Elizabeth Partridge is the author of Boots on the Ground: America's War in Vietnam, a new book for teens. Her other books include This Land Was Made for You and Me and Marching for Freedom. She lives in the San Francisco Bay area.
Q: Why did you decide to write Boots on the Ground?
A: We saw a lot of coverage of the war on television and in magazines and newspapers when I was in high school and college. I was in the San Francisco Bay area where there were a lot of protests, and I often joined them.
I just could not see why our country needed to be in Vietnam, and I wanted us to get out. In the news coverage, I could see that not only were American troops being injured and killed, but Vietnamese military and civilians were as well. It all seemed senseless to me.
After the war, Vietnam veterans and protestors didn't mix. Most veterans rarely spoke about their service, just kept their heads down and tried to get on with their lives.
We had not yet learned as a country to separate the war from the warriors. Many veterans were traumatized, and there was little or no help for them from the Veterans Administration. PTSD (Post Traumatic Stress Disorder) had not yet been invented as term to describe the complex mental health issues that some veterans face.
Several years ago I went to visit the Vietnam Veterans Memorial. It was late afternoon on a cold autumn day, and I was nearly alone at the Wall. I reached out to touch the letters of the names written on the memorial, and my eyes filled with tears.
I thought, why am I crying? I don't know anyone listed on this memorial. That got me thinking about the war, and I realized how little I knew. I needed to understand what the war had been like for the people who served there.
By interviewing seven veterans I was able to hear about their experiences first-hand. All of them had friends or buddies who died in Vietnam and whose names are on the Wall. I added the place on the memorial where their names were located. I also interviewed a refugee and included a chapter on her harrowing story, because there is never a war without refugees.
Q: The book includes chapters on a variety of people, including presidents and Vietnam veterans. How did you decide which figures to include?
A: I structured the book around the veterans, the years they were in Vietnam, and the experiences they had. Then I interspersed their chapters with chapters on what was happening back home -- the presidents, policies, and protestors.
Deciding who to include was partially intentional, and partially intuitive, as I followed one lead to another. This is actually my favorite way to write a good nonfiction book -- the research process will turn up things I have never heard of, which will send me in a new direction.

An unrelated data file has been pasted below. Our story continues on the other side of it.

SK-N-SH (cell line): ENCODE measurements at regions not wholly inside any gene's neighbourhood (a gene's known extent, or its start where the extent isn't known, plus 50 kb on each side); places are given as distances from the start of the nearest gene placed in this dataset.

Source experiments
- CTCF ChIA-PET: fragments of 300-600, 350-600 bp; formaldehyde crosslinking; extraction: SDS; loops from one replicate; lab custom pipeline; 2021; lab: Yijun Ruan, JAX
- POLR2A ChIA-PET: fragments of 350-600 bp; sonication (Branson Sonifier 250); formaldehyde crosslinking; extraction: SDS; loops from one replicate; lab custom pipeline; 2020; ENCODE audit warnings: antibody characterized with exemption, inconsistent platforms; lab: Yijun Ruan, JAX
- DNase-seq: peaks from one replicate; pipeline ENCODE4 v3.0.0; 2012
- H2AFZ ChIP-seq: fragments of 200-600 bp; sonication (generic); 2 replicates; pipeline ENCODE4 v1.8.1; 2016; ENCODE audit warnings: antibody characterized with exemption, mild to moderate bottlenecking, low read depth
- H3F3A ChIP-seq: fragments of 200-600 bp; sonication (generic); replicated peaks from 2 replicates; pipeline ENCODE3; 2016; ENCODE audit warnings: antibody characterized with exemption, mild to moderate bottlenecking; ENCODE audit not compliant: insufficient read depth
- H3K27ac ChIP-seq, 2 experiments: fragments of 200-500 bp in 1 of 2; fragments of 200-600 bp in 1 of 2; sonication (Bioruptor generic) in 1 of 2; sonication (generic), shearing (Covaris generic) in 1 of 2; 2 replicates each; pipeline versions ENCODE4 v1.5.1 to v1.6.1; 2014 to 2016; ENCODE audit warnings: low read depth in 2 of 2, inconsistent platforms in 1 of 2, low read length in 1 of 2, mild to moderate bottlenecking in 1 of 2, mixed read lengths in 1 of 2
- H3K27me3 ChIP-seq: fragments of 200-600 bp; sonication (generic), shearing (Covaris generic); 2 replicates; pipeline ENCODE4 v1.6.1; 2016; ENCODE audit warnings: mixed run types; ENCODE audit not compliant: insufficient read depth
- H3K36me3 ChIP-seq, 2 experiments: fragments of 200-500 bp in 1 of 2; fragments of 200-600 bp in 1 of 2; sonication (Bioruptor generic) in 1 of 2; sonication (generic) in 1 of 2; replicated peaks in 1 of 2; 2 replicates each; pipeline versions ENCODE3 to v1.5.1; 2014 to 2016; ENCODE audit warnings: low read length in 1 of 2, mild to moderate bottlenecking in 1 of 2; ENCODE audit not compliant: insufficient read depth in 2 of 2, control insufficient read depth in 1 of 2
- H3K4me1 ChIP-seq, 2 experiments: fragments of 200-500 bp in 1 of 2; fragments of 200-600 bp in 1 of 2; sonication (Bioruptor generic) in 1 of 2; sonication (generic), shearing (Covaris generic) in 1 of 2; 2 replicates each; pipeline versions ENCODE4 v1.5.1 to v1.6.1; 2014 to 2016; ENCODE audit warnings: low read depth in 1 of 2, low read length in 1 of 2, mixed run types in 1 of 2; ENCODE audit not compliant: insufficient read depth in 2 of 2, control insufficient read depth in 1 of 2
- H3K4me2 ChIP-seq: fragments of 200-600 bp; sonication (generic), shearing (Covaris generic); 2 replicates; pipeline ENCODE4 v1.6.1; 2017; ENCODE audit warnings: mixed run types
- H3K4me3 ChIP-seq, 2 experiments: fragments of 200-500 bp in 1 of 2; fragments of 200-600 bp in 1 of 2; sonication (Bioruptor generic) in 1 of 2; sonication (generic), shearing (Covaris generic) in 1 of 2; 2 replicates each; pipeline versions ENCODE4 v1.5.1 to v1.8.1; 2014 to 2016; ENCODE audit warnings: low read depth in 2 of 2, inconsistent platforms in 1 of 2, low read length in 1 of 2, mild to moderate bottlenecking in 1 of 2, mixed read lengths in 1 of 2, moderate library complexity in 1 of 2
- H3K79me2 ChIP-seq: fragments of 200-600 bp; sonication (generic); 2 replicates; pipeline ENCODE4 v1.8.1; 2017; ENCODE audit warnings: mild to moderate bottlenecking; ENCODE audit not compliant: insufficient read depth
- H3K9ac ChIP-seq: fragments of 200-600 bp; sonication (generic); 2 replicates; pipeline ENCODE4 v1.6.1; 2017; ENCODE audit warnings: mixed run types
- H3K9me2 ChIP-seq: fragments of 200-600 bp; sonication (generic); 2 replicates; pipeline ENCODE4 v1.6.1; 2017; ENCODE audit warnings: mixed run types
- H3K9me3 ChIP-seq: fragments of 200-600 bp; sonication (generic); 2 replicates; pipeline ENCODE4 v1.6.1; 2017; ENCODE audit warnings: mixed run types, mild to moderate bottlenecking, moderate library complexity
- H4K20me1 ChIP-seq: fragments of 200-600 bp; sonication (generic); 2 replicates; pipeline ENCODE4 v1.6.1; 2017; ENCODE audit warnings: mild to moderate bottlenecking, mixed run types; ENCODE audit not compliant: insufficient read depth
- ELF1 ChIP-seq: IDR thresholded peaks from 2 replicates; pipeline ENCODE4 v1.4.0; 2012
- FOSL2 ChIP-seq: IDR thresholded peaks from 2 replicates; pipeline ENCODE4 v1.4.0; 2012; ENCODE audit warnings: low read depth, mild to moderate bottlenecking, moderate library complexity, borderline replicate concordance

Q: What do you hope readers take away from the book?
A: I would like teenagers who read Boots on the Ground to see that war is hell. There is just no way around it. Some young men see war as a great adventure, but it is also suffering, death, and unbelievable destruction.
I am not against anyone who chooses to join the military -- there are many reasons people do -- but I would like young men and women to have a realistic view of war.
A number of Vietnam veterans have come to my book talks. After decades of remaining silent, many are eager talk about their experiences, and to be heard.
We often don't know if it is even okay to ask veterans about their service. A good way to start a conversation is to ask, "Can I ask you a few questions about your time in Vietnam?"
Young people often know one of their grandparents or other family member served in the military, but not if they were in Vietnam. It's okay to ask! It might be just the perfect way to start a conversation.
Q: What are you working on now?
A: I'm doing a picture book on Frederick Law Olmsted, who built so many terrific public parks in cities across America. This book is a pleasure to write, and gives me a breather from some of the more difficult subjects I like to tackle.
Q: Anything else we should know?
A: I think what most surprised me about writing this book is how courageous I found the veterans to be. Many of them didn't want to go to Vietnam, but they did. Some because they were patriots, and if they were asked to serve, they went. Others went because we had a draft, and they faced compulsive military service.
But once in the military, they were incredibly courageous. Not only in caring for and defending their brothers in the military, but in how they coped with the many obstacles and difficulties they faced.
And once home, they had to work hard to pull their lives together. And it wasn't something they did and moved on. It has been a lifetime issue for many of them. I have profound respect for all of them.
--Interview with Deborah Kalb. This Q&A also appears on www.hauntinglegacy.com.